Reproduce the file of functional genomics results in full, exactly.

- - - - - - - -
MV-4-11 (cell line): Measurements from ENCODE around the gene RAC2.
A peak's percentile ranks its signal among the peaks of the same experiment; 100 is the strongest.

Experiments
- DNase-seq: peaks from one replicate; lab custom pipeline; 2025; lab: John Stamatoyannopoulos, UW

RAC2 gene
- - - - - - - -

MV-4-11 (cell line): Measurements from ENCODE around the gene RAC2.
A peak's percentile ranks its signal among the peaks of the same experiment; 100 is the strongest.

Experiments
- DNase-seq: peaks from one replicate; lab custom pipeline; 2025; lab: John Stamatoyannopoulos, UW

RAC2 gene